Unhappy in Teaching

Most of us have bad days at work now and then: days when we’re feeling grumpy, days we’re under pressure because of an enormous workload, or days when nothing seems to go right.

But on occasion unhappiness at work may last for longer than a day. Many reasons or a combination of reasons may contribute to a sense of unhappiness in teaching. One possible cause may be disruptive behaviour by children in the class. Or we may have taken on too much work, in school or outside school, in a given year. We may perceive that we’re no good at teaching. We may have been unsuccessful in applying for a permanent job or for promotion. We may be experiencing tension with one or more colleagues. We may dislike the work of teaching, see it as lacking challenge or being monotonous, and see no way out. The conditions under which we work may have deteriorated. Or our professional unhappiness may have spilt over from personal unhappiness due to illness, relationship difficulties, financial problems, bereavement and so on.

Teaching is a demanding job which requires emotional investment and if you are unhappy about the work on an ongoing basis, it is unhealthy for you and is not good for the children you’re teaching. Although outsiders may envy certain extrinsic benefits of teaching, the benefits of a short day for student-contact, relative job and pension security, and long holidays provide inadequate compensation for an unhappy daily working life.

There are many reasons to like teaching: most children are enthusiastic and excited about life; you have the satisfaction of seeing people learn something for the first time, often because of your efforts and encouragement; you have the opportunity to shape children’s future; you are constantly learning, whether you are preparing material to teach or gaining insights from children’s contributions to lessons; the work varies – it can take place in a whole-class setting, in a resource setting, in a learning support setting, in an early childhood setting, or among older children; it can happen, and you can choose to live, in a rural, suburban or urban environment.

In some cases, if unhappiness in teaching or in life more generally is profound and persistent, the best help may be professional and expert support from suitably qualified personnel.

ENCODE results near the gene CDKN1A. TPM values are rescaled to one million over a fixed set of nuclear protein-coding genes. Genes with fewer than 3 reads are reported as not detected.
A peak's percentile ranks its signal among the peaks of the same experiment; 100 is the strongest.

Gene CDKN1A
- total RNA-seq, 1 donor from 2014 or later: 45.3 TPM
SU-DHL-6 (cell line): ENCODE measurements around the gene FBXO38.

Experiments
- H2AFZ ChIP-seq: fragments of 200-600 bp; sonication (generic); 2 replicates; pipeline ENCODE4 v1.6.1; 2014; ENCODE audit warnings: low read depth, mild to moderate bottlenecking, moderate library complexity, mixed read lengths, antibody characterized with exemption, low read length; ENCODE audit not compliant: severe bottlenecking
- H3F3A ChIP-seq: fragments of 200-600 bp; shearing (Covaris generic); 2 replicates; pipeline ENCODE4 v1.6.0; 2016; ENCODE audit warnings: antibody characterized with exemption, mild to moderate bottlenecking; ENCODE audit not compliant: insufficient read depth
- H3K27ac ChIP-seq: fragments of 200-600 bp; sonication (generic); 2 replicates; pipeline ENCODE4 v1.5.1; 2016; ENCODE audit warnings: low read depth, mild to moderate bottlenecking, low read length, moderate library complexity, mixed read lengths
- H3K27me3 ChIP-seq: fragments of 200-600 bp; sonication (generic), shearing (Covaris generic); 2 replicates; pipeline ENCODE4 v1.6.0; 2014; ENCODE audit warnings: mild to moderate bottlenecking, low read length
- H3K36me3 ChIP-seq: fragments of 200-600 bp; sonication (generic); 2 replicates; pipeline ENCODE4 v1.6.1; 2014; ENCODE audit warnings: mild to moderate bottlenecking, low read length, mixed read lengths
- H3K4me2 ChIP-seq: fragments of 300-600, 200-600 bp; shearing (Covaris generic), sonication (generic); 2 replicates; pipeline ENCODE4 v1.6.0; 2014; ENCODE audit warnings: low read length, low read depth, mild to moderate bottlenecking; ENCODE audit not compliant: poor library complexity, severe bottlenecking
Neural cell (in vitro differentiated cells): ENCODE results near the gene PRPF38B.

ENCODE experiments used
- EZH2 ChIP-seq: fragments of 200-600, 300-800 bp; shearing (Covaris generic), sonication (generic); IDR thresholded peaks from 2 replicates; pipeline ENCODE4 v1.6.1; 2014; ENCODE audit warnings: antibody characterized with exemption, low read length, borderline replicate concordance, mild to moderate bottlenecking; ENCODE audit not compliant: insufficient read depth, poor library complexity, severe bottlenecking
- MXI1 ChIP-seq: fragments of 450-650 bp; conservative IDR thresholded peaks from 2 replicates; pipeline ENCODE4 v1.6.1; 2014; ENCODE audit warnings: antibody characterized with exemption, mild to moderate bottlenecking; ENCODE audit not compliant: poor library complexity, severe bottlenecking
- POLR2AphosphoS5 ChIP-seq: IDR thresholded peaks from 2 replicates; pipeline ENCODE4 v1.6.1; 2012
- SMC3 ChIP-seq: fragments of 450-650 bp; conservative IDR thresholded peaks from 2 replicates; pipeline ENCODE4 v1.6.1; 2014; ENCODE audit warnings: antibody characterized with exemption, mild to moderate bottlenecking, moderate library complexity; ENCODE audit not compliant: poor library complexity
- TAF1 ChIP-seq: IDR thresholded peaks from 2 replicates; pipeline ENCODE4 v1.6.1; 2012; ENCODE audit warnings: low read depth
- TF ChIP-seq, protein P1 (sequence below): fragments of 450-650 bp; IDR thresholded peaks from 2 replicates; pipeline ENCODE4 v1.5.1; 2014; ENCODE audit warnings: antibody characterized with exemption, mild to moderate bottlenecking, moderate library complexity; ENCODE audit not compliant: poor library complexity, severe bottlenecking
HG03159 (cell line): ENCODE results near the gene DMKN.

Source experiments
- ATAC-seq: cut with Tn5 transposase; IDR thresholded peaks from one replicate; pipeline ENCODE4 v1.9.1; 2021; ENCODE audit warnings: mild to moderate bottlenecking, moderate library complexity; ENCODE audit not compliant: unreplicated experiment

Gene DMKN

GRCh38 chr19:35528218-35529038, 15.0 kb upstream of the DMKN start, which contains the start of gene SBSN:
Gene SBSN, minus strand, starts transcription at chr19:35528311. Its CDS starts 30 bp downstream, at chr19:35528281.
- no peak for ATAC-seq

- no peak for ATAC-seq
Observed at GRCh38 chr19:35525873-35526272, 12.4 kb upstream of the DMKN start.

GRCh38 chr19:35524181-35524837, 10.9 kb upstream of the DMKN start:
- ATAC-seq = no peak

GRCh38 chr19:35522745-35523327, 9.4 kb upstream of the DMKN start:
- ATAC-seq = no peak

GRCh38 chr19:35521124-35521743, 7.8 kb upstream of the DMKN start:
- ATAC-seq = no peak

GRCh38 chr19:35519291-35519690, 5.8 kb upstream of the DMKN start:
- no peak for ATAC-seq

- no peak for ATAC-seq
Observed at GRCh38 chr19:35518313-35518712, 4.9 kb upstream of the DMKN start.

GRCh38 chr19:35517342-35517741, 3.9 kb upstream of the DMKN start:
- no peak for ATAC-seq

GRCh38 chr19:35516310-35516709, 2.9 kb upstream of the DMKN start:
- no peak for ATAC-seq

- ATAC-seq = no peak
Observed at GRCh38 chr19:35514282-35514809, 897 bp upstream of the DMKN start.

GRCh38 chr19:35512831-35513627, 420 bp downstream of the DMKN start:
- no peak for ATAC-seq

In many cases, options and alternatives to being unhappy in teaching are possible. Life is too precious to continue long-term in a job you dislike. So what can you do if you’re unhappy in teaching?

  • Read an inspirational book about teaching (or an inspirational book of any kind). Both Horace’s Compromise by Ted Sizer and 36 Children by Herbert Kohl inspired me as a teacher. Outside teaching, Robert Pirsig’s classic, Zen and the Art of Motorcycle Maintenance and Complications or Better by Atul Gawande provide professional inspiration.
  • Find inspirational blogs or podasts by or about enthusiastic practitioners. Try, for example, this podcast.
  • Watch a film about teaching. Although some films make teachers out to be superheros, one I particularly like is Être et Avoir by Nicolas Philibert.
  • Become an expert in some area of teaching that interests you. This could help by deepening your interest in teaching generally, by preparing you to offer professional development to other teachers, or by introducing you to a community of teachers who have a particular interest in a similar area of teaching.
  • Set up a blog about teaching to connect with a wider community of educators.
  • Try to resolve any tensions that exist with colleagues.
  • If you believe your unhappiness is specific to the school you’re teaching in, consider moving to a different school.
  • Volunteer to work part-time after school in some charitable organisation or take time out to volunteer as a teacher in another country.
  • If there is an area of unhappiness in your personal life, address that in an appropriate way.
  • Talk about your unhappiness to a trusted colleague in your own school or elsewhere or to a friend.
  • Seek support through counselling.
  • Take steps to living a healthier life, through exercise, diet or sleep.
  • Find a hobby that enhances your life generally.
  • Plan to take a career break to try an alternative career or go back to study. In contemplating alternative careers think about careers related to teaching (such as educational psychologist, inspector, teacher educator) and think about the skills you have developed in teaching that could be transferable to another setting (e.g. writing, listening, planning and organising, and goal setting.)

In work as in life, we all need something that gives us hope, something to look forward to. The line from the film, The Shawshank Redemption, comes to mind, “Get busy living or get busy dying.”

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